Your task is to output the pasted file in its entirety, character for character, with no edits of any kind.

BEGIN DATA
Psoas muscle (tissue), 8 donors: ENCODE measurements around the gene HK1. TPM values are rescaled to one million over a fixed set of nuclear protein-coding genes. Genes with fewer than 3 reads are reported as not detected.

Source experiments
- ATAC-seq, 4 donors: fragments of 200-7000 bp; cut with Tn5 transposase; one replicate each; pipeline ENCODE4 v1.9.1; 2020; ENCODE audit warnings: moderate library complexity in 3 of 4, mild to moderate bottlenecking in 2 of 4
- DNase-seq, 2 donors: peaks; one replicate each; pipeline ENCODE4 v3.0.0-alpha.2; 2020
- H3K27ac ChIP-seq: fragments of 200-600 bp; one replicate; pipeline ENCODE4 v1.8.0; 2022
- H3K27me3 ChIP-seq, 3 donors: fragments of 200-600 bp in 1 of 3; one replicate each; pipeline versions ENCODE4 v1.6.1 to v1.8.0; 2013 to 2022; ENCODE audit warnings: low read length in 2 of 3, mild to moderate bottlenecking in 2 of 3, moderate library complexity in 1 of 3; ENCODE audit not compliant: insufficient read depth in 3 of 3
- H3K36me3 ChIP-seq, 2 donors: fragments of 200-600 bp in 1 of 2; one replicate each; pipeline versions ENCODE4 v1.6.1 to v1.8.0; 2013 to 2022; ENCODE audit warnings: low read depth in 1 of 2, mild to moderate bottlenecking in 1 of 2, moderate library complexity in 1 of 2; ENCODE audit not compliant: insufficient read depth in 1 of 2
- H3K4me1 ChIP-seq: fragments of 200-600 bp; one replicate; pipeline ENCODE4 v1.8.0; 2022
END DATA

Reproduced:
Psoas muscle (tissue), 8 donors: ENCODE measurements around the gene HK1. TPM values are rescaled to one million over a fixed set of nuclear protein-coding genes. Genes with fewer than 3 reads are reported as not detected.

Source experiments
- ATAC-seq, 4 donors: fragments of 200-7000 bp; cut with Tn5 transposase; one replicate each; pipeline ENCODE4 v1.9.1; 2020; ENCODE audit warnings: moderate library complexity in 3 of 4, mild to moderate bottlenecking in 2 of 4
- DNase-seq, 2 donors: peaks; one replicate each; pipeline ENCODE4 v3.0.0-alpha.2; 2020
- H3K27ac ChIP-seq: fragments of 200-600 bp; one replicate; pipeline ENCODE4 v1.8.0; 2022
- H3K27me3 ChIP-seq, 3 donors: fragments of 200-600 bp in 1 of 3; one replicate each; pipeline versions ENCODE4 v1.6.1 to v1.8.0; 2013 to 2022; ENCODE audit warnings: low read length in 2 of 3, mild to moderate bottlenecking in 2 of 3, moderate library complexity in 1 of 3; ENCODE audit not compliant: insufficient read depth in 3 of 3
- H3K36me3 ChIP-seq, 2 donors: fragments of 200-600 bp in 1 of 2; one replicate each; pipeline versions ENCODE4 v1.6.1 to v1.8.0; 2013 to 2022; ENCODE audit warnings: low read depth in 1 of 2, mild to moderate bottlenecking in 1 of 2, moderate library complexity in 1 of 2; ENCODE audit not compliant: insufficient read depth in 1 of 2
- H3K4me1 ChIP-seq: fragments of 200-600 bp; one replicate; pipeline ENCODE4 v1.8.0; 2022